• Revenue Cycle Management
  • COVID-19
  • Reimbursement
  • Diabetes Awareness Month
  • Risk Management
  • Patient Retention
  • Staffing
  • Medical Economics® 100th Anniversary
  • Coding and documentation
  • Business of Endocrinology
  • Telehealth
  • Physicians Financial News
  • Cybersecurity
  • Cardiovascular Clinical Consult
  • Locum Tenens, brought to you by LocumLife®
  • Weight Management
  • Business of Women's Health
  • Practice Efficiency
  • Finance and Wealth
  • EHRs
  • Remote Patient Monitoring
  • Sponsored Webinars
  • Medical Technology
  • Billing and collections
  • Acute Pain Management
  • Exclusive Content
  • Value-based Care
  • Business of Pediatrics
  • Concierge Medicine 2.0 by Castle Connolly Private Health Partners
  • Practice Growth
  • Concierge Medicine
  • Business of Cardiology
  • Implementing the Topcon Ocular Telehealth Platform
  • Malpractice
  • Influenza
  • Sexual Health
  • Chronic Conditions
  • Technology
  • Legal and Policy
  • Money
  • Opinion
  • Vaccines
  • Practice Management
  • Patient Relations
  • Careers

5 ways doctors can protect their credit score

Medical Economics JournalMedical Economics June 2023
Volume 100
Issue 6

As a physician, you’ve worked hard to earn your credentials, which is why it’s important to protect your credit score and maximize your ability to thrive as a professional.

Your credit score matters. That three-digit number assigned to you by credit reporting agencies can affect your career, your ability to borrow money and your business.

Credit score: ©Mediteraneo -

Credit score: ©Mediteraneo -

As a physician, you’ve worked hard to earn your credentials, which is why it’s important to protect your credit score and maximize your ability to thrive as a professional. Here are five tips to keep your credit score healthy in an uncertain economy.

Tip No. 1
Make all your payments on time

Even if you can only afford to pay the minimum amount due, don’t skip it. Although it may be a small amount, ignoring the payment altogether implies that you don’t think paying off the debt is important. And if you get into that habit, it can have some negative lasting effects. Your payment history is the biggest influence on your overall score (at 35%). To ensure you never miss a payment, set up your bills for automatic payments.

Tip No. 2
Don’t max out your credit limits

The amount you owe lenders makes up 30% of your credit score. This includes your cumulative outstanding balances on things like credit cards, mortgages and loans. Even if you can comfortably afford to pay off your accounts in full each month, the cumulative balance can potentially indicate to borrowers that you’re overextended.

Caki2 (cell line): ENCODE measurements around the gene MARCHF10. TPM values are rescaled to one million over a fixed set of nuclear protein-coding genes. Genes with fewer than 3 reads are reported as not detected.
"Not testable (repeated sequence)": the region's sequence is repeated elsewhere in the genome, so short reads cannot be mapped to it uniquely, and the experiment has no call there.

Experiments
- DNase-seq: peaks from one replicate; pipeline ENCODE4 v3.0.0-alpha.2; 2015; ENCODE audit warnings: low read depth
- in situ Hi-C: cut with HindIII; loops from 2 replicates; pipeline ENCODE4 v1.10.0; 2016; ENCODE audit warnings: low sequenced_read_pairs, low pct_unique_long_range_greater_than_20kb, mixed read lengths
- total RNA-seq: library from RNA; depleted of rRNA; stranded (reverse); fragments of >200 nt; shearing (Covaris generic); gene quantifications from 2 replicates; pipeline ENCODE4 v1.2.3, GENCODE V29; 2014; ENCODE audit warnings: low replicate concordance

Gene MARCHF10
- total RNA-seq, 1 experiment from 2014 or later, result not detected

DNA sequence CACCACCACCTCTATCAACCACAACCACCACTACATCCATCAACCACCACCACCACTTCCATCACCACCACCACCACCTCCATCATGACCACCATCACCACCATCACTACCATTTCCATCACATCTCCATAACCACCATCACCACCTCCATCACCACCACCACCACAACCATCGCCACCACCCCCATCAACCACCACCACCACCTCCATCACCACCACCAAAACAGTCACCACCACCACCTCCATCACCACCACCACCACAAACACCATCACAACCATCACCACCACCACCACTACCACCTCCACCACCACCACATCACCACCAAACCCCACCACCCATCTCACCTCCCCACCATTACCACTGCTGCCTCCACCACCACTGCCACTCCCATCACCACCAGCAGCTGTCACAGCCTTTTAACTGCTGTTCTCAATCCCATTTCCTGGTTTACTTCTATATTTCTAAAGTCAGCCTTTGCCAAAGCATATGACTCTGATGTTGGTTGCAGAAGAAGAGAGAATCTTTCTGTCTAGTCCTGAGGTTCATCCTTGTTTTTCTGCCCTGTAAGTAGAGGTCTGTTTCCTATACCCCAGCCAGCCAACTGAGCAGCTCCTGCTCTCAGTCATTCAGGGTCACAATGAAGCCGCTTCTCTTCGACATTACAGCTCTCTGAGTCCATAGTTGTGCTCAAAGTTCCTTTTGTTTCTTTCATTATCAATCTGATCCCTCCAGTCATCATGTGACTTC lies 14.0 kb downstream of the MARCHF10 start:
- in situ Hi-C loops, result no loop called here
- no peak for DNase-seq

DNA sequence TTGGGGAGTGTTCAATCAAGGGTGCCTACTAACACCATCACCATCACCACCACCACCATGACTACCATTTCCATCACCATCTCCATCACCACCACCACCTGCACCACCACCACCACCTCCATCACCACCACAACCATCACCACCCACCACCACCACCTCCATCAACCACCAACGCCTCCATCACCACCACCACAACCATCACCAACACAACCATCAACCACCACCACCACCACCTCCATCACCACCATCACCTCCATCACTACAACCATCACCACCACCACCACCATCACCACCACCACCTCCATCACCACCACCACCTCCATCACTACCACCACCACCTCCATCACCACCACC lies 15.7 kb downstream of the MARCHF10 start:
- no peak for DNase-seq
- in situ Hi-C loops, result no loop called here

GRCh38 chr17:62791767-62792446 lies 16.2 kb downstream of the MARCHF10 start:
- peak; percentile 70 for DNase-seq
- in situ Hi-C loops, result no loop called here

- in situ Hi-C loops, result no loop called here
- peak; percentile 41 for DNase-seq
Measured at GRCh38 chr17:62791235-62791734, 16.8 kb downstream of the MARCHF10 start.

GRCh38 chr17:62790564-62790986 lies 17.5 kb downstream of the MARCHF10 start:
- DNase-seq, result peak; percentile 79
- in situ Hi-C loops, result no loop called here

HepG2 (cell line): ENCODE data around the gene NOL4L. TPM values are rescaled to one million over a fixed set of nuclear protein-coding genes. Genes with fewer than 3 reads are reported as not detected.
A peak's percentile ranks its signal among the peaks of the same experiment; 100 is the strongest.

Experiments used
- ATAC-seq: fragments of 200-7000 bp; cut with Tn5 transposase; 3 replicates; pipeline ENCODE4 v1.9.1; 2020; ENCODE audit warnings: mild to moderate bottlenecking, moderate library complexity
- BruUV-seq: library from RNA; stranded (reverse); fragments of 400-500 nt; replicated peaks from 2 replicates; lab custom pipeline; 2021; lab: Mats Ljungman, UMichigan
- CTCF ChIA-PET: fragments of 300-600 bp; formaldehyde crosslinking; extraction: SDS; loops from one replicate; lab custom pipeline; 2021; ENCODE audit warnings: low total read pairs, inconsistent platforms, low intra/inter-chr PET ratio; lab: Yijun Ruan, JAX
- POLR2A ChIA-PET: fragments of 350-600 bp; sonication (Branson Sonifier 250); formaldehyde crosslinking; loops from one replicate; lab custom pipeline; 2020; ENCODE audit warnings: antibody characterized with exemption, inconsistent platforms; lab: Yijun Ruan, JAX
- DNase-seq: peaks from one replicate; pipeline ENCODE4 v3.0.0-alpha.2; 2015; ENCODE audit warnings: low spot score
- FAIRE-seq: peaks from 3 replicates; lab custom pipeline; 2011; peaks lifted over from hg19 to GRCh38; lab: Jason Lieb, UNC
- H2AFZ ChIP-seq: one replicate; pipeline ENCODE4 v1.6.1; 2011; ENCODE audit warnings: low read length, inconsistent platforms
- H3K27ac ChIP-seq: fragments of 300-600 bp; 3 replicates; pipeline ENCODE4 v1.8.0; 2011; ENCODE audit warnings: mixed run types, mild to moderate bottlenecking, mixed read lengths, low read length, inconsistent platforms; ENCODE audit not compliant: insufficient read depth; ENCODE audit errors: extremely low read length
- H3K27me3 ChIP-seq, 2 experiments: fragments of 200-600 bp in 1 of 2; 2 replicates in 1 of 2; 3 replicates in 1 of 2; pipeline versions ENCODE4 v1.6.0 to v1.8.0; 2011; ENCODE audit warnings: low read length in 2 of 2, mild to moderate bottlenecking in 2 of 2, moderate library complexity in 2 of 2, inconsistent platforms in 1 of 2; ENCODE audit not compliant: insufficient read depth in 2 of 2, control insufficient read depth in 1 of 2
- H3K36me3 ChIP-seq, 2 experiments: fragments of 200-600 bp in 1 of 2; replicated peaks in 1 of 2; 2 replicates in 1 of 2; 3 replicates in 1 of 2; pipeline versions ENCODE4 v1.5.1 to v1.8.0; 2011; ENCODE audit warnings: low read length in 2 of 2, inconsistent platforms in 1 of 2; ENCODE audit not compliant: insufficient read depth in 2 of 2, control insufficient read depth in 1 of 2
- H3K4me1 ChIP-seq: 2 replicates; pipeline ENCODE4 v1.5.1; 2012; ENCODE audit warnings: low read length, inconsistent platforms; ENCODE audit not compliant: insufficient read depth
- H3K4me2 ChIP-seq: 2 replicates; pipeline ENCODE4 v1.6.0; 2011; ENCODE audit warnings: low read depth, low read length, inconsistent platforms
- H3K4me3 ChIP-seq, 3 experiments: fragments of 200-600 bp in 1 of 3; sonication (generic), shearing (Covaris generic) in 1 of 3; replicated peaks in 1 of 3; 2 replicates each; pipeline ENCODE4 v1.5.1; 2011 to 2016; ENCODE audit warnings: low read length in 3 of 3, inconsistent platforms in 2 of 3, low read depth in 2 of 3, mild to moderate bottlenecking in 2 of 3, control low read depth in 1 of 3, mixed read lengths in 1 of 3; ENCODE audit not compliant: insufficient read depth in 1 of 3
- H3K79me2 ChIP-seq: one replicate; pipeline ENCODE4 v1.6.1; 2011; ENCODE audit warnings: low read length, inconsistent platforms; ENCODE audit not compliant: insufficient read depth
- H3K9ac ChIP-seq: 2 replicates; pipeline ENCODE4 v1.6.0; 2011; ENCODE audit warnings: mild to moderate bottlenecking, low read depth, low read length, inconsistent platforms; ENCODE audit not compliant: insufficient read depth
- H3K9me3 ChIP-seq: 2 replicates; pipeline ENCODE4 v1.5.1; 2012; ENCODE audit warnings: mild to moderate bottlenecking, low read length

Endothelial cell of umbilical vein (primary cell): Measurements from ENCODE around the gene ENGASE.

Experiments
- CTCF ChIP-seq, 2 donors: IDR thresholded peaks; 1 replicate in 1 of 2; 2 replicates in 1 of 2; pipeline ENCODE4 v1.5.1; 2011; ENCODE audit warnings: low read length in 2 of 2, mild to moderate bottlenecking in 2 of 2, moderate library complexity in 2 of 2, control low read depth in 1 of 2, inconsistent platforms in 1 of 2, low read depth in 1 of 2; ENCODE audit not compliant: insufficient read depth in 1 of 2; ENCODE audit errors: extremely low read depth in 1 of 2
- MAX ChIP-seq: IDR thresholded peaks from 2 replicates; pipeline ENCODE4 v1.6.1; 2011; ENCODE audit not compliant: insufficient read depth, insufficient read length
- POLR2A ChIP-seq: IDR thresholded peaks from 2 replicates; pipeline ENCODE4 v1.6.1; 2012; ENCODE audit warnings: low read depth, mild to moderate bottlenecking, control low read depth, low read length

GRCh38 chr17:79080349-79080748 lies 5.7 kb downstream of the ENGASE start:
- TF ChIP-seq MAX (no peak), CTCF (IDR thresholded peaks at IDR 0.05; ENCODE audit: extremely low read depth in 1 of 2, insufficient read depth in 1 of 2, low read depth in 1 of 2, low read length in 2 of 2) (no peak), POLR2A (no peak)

Tip No. 3
Keep old accounts open

Now might feel like a good time to clean out your wallet, but don’t be quick to close out old credit cards. Even if you haven’t used a card in years, it’s good to keep an active status for two reasons. First, it extends the age of your credit history, which makes up 15% of your overall score. Second, it can come in handy should you need to access an extra line of credit, which can serve you well in a time of uncertainty.

Tip No. 4
Track your score regularly

Credit scores can change every month. Sign up for a free, reputable service so you can track your progress and be alerted of any changes — both positive and negative — to your score. This will help you stay motivated, identify challenge areas or fraudulent activity on your accounts and keep your goal of building your score top of mind.

Tip No. 5
Consolidate your debt

It’s a stressful time for everyone right now. As physicians anticipate a return to practicing as usual, there is undoubtedly a lot on their minds. Many physician borrowers are working to consolidate their debt. This enables them to pay off some accounts to free up their limits and fulfill their obligation of paying back lenders.

Protecting your credit score is always important, but it’s especially important in an uncertain economy, when you may find that you need to apply for financing right away. You don’t want to be at a disadvantage because of poor credit.

Remember that your financial health is a key component of your success. Just as you care for patients, take the time to care for yourself financially and position yourself as a more powerful borrower to secure the funding you need. When a crisis strikes, you may not have the luxury of time to repair a poor credit score and enhance your profile to a lender, so take proactive measures to keep it healthy.

Chris Panebianco is a contributing author.

Related Videos
Mike Bannon ©CSG Partners
Mike Bannon ©CSG Partners
Mike Bannon - ©CSG Partners
Mike Bannon: ©CSG Partners
Gary Price, MD, MBA
Claire Ernst, JD, gives expert advice
Claire Ernst, JD, gives expert advice
Claire Ernst, JD, gives expert advice